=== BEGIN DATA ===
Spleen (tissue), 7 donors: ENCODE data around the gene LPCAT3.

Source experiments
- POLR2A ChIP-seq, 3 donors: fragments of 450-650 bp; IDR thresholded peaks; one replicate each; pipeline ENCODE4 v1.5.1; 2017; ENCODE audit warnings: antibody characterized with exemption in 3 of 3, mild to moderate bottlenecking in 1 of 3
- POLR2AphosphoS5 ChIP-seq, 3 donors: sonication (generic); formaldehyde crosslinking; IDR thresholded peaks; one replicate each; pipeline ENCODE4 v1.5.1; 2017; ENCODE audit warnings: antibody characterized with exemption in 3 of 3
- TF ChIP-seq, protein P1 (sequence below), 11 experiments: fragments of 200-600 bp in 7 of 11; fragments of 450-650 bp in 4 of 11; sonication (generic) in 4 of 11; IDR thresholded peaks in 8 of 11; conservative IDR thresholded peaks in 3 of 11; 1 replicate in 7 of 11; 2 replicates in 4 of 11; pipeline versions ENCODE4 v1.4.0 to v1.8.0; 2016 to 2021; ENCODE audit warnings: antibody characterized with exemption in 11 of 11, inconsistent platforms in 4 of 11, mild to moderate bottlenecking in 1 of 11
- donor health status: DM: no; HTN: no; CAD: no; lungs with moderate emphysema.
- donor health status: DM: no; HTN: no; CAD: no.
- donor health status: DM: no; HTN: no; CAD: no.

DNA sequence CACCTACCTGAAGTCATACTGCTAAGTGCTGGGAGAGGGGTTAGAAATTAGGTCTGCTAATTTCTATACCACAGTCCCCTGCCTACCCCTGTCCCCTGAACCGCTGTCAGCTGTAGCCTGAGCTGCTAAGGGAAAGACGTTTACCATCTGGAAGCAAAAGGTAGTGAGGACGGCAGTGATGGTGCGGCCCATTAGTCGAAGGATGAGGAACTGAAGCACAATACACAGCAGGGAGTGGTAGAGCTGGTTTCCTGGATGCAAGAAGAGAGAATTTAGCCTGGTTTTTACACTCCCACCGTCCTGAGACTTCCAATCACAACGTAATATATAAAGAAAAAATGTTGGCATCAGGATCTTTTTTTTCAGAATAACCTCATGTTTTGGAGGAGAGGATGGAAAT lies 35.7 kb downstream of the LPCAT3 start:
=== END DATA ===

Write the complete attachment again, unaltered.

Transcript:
Spleen (tissue), 7 donors: ENCODE data around the gene LPCAT3.

Source experiments
- POLR2A ChIP-seq, 3 donors: fragments of 450-650 bp; IDR thresholded peaks; one replicate each; pipeline ENCODE4 v1.5.1; 2017; ENCODE audit warnings: antibody characterized with exemption in 3 of 3, mild to moderate bottlenecking in 1 of 3
- POLR2AphosphoS5 ChIP-seq, 3 donors: sonication (generic); formaldehyde crosslinking; IDR thresholded peaks; one replicate each; pipeline ENCODE4 v1.5.1; 2017; ENCODE audit warnings: antibody characterized with exemption in 3 of 3
- TF ChIP-seq, protein P1 (sequence below), 11 experiments: fragments of 200-600 bp in 7 of 11; fragments of 450-650 bp in 4 of 11; sonication (generic) in 4 of 11; IDR thresholded peaks in 8 of 11; conservative IDR thresholded peaks in 3 of 11; 1 replicate in 7 of 11; 2 replicates in 4 of 11; pipeline versions ENCODE4 v1.4.0 to v1.8.0; 2016 to 2021; ENCODE audit warnings: antibody characterized with exemption in 11 of 11, inconsistent platforms in 4 of 11, mild to moderate bottlenecking in 1 of 11
- donor health status: DM: no; HTN: no; CAD: no; lungs with moderate emphysema.
- donor health status: DM: no; HTN: no; CAD: no.
- donor health status: DM: no; HTN: no; CAD: no.

DNA sequence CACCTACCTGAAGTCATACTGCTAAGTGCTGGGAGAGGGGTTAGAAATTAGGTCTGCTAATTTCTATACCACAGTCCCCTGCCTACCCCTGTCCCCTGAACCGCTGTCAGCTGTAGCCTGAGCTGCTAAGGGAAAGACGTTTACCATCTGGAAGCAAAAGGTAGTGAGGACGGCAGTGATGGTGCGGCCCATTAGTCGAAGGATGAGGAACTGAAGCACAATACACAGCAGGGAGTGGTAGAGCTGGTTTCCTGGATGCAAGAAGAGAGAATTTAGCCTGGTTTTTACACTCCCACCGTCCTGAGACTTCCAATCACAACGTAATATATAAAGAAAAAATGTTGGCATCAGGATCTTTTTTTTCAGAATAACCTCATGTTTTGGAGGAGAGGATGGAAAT lies 35.7 kb downstream of the LPCAT3 start: